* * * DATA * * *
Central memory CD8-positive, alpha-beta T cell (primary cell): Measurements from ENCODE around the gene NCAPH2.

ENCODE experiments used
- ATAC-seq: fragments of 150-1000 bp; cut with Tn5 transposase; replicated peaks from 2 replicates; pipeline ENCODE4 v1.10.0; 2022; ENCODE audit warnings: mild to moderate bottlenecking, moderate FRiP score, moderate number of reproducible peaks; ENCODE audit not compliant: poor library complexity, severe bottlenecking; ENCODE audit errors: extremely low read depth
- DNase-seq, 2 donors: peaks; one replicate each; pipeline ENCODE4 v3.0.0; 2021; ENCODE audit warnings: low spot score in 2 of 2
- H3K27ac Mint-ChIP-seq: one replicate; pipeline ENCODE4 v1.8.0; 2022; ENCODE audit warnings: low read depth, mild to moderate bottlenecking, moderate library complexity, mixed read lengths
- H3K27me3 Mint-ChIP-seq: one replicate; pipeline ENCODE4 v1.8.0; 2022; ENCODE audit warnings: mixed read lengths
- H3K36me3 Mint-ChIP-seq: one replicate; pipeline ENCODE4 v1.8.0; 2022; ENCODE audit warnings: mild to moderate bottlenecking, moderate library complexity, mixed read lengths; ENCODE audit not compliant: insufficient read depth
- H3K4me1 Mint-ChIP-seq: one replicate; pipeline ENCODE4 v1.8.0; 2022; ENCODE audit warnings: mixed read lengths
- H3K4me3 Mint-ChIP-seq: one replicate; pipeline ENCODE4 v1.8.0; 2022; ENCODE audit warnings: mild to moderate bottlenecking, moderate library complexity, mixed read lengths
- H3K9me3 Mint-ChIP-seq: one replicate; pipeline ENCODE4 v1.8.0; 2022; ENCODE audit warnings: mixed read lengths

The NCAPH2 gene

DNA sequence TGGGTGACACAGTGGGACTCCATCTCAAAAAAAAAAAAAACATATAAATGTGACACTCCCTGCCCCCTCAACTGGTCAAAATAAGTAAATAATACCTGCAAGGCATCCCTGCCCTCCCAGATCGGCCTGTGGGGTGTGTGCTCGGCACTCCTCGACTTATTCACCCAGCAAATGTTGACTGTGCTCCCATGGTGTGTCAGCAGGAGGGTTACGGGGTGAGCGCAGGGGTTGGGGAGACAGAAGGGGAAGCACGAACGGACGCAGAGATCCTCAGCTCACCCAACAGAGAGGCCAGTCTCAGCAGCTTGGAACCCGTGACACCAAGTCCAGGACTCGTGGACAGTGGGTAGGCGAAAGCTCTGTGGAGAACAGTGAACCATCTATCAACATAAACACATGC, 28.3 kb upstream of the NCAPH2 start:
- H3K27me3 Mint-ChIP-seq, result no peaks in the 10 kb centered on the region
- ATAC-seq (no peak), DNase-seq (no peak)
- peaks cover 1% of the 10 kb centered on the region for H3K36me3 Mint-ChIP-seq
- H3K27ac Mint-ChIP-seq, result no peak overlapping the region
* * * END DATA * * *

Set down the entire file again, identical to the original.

Central memory CD8-positive, alpha-beta T cell (primary cell): Measurements from ENCODE around the gene NCAPH2.

ENCODE experiments used
- ATAC-seq: fragments of 150-1000 bp; cut with Tn5 transposase; replicated peaks from 2 replicates; pipeline ENCODE4 v1.10.0; 2022; ENCODE audit warnings: mild to moderate bottlenecking, moderate FRiP score, moderate number of reproducible peaks; ENCODE audit not compliant: poor library complexity, severe bottlenecking; ENCODE audit errors: extremely low read depth
- DNase-seq, 2 donors: peaks; one replicate each; pipeline ENCODE4 v3.0.0; 2021; ENCODE audit warnings: low spot score in 2 of 2
- H3K27ac Mint-ChIP-seq: one replicate; pipeline ENCODE4 v1.8.0; 2022; ENCODE audit warnings: low read depth, mild to moderate bottlenecking, moderate library complexity, mixed read lengths
- H3K27me3 Mint-ChIP-seq: one replicate; pipeline ENCODE4 v1.8.0; 2022; ENCODE audit warnings: mixed read lengths
- H3K36me3 Mint-ChIP-seq: one replicate; pipeline ENCODE4 v1.8.0; 2022; ENCODE audit warnings: mild to moderate bottlenecking, moderate library complexity, mixed read lengths; ENCODE audit not compliant: insufficient read depth
- H3K4me1 Mint-ChIP-seq: one replicate; pipeline ENCODE4 v1.8.0; 2022; ENCODE audit warnings: mixed read lengths
- H3K4me3 Mint-ChIP-seq: one replicate; pipeline ENCODE4 v1.8.0; 2022; ENCODE audit warnings: mild to moderate bottlenecking, moderate library complexity, mixed read lengths
- H3K9me3 Mint-ChIP-seq: one replicate; pipeline ENCODE4 v1.8.0; 2022; ENCODE audit warnings: mixed read lengths

The NCAPH2 gene

DNA sequence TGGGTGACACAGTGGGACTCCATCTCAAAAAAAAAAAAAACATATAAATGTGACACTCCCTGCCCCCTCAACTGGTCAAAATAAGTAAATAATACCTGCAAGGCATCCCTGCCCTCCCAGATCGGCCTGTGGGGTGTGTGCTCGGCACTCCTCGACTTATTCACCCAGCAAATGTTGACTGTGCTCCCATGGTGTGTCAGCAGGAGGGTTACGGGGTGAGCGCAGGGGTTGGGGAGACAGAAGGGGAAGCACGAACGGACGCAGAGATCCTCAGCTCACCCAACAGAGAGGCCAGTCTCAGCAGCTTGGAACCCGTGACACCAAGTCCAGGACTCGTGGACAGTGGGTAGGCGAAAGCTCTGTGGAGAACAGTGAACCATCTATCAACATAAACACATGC, 28.3 kb upstream of the NCAPH2 start:
- H3K27me3 Mint-ChIP-seq, result no peaks in the 10 kb centered on the region
- ATAC-seq (no peak), DNase-seq (no peak)
- peaks cover 1% of the 10 kb centered on the region for H3K36me3 Mint-ChIP-seq
- H3K27ac Mint-ChIP-seq, result no peak overlapping the region